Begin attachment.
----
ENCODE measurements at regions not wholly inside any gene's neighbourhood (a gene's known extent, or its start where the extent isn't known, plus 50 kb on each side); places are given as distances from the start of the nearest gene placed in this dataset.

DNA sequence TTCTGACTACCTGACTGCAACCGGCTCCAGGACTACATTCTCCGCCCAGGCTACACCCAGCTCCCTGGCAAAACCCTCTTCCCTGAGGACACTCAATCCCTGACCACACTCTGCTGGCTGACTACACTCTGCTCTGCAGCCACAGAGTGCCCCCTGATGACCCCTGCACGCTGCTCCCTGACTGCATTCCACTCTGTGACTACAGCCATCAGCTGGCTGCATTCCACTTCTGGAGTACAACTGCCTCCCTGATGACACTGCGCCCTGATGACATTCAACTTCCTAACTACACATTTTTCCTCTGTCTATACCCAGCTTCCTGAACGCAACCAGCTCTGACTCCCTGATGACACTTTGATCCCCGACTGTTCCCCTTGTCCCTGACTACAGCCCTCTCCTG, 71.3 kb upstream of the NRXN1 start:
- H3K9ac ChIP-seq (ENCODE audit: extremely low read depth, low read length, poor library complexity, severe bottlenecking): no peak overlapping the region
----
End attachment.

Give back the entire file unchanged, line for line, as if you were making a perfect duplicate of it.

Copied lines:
ENCODE measurements at regions not wholly inside any gene's neighbourhood (a gene's known extent, or its start where the extent isn't known, plus 50 kb on each side); places are given as distances from the start of the nearest gene placed in this dataset.

DNA sequence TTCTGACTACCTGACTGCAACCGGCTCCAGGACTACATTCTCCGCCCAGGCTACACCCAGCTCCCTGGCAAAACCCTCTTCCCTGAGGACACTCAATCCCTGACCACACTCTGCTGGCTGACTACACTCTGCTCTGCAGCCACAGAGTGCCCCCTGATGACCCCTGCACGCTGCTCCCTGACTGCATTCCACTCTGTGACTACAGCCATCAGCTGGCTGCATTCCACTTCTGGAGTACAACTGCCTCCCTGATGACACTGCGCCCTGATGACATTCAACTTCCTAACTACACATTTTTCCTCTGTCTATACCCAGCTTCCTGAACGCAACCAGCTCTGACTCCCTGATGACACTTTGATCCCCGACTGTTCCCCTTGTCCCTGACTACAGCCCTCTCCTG, 71.3 kb upstream of the NRXN1 start:
- H3K9ac ChIP-seq (ENCODE audit: extremely low read depth, low read length, poor library complexity, severe bottlenecking): no peak overlapping the region